The first African American to be elected to Congress from Michigan, Charles C. Diggs made significant contributions to the struggle for civil rights through his business and political ties. In an April 1956 telegram to Martin Luther King, Diggs commended the Montgomery Improvement Association president for his ‘‘cherished leadership in the fight for equality,’’ that he described as an ‘‘indestructible monument which will defy the ravages of time’’ (Papers 3:218).
Diggs was born on 2 December 1922, in Detroit. He attended the University of Michigan (1940 to 1942) and Fisk University (1942 to 1943) before joining the Army Air Corps in 1943. After his honorable discharge in 1945, he graduated from Wayne State University School of Mortuary Science (1945 to 1946) and began working with his family’s business, the House of Diggs funeral home.
In his first year at the Detroit College of Law (1951 to 1952), Diggs was elected to the Michigan State Senate, where he served until 1954, when he won a seat in Congress with the slogan ‘‘Make Democracy Live.’’ Diggs was passionate about civil rights for Africans and African Americans. In 1955, prompted by the murder of Emmett Till and the realization that Tallahatchie County in Mississippi did not have any African American registered voters, Diggs advocated slashingMississippi’s representation in Congress in proportion to its disenfranchised African American population. Diggs then made an unsuccessful request to President Dwight Eisenhower for a special session of Congress to address civil rights.
In 1956, Diggs raised nearly $4,500 from his radio program, House of Diggs, to aid the Montgomery bus boycott. He attended King’s boycott violation trial in Montgomery and joined the Southern Christian Leadership Conference (SCLC) advisory board in 1957. As an elected official, Diggs was interested in the low rates of African American registered voters in the South, and shared his views on the problem with King. In March 1958, King expressed his deep gratitude to Diggs for his interest and ‘‘wise and judicial counsel’’ on African American voter registration. Three months after that letter, Diggs followed up with King and suggested that SCLC consider South Carolina as a focal point for registration activities (Papers 4:389).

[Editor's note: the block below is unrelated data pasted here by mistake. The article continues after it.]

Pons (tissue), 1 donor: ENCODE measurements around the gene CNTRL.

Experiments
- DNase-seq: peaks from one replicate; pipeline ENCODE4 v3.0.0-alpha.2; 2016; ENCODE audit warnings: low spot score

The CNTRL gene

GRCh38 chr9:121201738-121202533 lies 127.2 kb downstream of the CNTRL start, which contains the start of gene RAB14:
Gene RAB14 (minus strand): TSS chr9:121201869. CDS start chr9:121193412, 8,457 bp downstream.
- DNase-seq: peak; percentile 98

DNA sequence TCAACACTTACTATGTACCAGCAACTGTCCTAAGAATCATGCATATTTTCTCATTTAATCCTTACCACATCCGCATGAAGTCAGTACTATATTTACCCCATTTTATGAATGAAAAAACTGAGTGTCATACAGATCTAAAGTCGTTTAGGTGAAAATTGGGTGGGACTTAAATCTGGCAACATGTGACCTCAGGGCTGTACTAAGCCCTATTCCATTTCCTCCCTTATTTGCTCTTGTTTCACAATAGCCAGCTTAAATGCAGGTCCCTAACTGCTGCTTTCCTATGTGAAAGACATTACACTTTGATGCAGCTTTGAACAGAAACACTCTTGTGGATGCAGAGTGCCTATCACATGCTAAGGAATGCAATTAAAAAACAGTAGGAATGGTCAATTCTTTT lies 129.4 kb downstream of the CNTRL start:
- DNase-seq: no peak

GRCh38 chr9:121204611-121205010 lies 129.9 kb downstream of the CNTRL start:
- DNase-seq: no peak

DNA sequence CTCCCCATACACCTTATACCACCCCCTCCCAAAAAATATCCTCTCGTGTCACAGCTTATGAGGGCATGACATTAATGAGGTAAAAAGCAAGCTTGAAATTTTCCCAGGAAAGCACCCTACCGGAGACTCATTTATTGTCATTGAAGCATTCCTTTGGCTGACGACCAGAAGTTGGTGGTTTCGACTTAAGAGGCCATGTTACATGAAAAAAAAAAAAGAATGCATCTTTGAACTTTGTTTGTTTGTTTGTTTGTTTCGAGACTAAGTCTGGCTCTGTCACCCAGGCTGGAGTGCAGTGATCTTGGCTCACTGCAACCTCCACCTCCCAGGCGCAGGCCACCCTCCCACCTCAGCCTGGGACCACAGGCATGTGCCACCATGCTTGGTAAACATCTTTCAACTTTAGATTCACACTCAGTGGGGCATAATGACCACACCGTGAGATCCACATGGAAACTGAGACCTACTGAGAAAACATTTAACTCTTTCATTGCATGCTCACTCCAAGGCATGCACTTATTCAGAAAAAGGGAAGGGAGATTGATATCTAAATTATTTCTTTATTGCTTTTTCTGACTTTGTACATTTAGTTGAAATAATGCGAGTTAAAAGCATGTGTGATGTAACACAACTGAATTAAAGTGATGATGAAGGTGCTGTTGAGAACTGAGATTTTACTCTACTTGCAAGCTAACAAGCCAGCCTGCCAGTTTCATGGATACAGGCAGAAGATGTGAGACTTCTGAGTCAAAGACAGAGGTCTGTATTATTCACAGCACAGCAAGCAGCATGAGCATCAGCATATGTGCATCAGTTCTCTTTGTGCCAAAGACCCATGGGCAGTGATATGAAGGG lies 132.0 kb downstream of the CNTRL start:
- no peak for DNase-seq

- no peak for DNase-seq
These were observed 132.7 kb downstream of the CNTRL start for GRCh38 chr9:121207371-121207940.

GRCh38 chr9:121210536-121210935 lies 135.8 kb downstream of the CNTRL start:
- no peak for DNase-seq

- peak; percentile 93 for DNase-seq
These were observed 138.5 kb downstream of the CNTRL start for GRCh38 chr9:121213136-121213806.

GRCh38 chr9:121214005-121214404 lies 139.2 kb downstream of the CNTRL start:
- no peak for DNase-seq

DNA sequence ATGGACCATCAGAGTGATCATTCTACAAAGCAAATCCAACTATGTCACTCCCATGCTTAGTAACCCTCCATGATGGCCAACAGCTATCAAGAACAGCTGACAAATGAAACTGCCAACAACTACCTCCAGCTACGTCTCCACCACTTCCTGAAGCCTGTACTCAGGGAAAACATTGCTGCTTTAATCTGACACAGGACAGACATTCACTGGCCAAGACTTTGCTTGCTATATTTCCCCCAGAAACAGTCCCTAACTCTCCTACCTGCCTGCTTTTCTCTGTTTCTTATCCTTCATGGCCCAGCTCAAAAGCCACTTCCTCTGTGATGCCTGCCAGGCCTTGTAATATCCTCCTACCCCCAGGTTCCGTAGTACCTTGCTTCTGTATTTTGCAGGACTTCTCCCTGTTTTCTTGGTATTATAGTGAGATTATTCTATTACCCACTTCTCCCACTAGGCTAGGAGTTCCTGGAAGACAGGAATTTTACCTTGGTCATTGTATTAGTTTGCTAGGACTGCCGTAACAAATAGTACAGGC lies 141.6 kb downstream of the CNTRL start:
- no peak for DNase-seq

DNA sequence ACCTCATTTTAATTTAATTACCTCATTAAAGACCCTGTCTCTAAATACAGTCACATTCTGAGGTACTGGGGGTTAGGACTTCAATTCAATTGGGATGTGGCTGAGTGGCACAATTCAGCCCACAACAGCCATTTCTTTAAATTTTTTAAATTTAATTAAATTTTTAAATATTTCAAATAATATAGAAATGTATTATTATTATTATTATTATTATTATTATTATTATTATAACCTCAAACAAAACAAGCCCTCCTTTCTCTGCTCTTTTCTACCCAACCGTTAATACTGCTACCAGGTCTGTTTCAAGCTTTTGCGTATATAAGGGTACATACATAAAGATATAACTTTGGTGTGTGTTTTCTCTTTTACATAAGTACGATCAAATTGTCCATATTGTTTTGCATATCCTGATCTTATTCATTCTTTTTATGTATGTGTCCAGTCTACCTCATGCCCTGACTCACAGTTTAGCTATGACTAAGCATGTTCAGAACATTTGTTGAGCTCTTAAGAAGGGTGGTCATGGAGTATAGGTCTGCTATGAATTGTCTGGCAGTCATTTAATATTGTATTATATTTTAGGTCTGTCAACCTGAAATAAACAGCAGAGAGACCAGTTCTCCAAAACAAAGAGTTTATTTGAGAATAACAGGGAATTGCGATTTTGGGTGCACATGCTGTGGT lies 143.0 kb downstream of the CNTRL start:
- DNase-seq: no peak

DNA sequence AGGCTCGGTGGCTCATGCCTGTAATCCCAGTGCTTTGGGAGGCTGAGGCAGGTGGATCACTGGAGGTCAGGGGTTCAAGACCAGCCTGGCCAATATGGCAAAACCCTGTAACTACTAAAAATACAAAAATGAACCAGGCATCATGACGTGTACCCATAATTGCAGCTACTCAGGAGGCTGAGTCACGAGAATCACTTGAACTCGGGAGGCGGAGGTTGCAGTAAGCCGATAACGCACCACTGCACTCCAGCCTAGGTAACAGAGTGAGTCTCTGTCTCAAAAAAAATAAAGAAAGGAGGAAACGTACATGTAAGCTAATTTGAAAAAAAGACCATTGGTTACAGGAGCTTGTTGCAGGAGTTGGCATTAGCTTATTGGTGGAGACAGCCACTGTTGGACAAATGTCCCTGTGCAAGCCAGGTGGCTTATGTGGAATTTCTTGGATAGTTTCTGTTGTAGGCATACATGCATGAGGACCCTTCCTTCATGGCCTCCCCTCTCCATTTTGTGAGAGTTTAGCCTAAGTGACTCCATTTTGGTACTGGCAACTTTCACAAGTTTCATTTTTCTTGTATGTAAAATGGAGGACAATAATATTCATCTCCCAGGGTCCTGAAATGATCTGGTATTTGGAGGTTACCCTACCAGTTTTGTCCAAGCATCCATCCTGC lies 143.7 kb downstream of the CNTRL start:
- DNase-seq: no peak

As the chairman of the African Affairs Subcommittee of the House of Representative’s Committee on Foreign Relations, Diggs strongly advocated ending apartheid in South Africa. In 1969, he became a founding member of the Congressional Black Caucus, a group of African American representatives and senators working to promote black interests.
In 1978, Diggs was convicted of illegally diverting office operating funds to pay his own personal expenses. Although his conviction did not prevent him from winning reelection, he resigned from his congressional seat in 1980. After serving seven months in prison, he went back to the family funeral business in Michigan, where he resided until his death in 1998.
Christopher, America’s Black Congressmen, 1971.
Diggs to King, 20 April 1956, in Papers 3:218.
Introduction, in Papers 3:15.
King to Diggs, 25 March 1958, in Papers 4:389.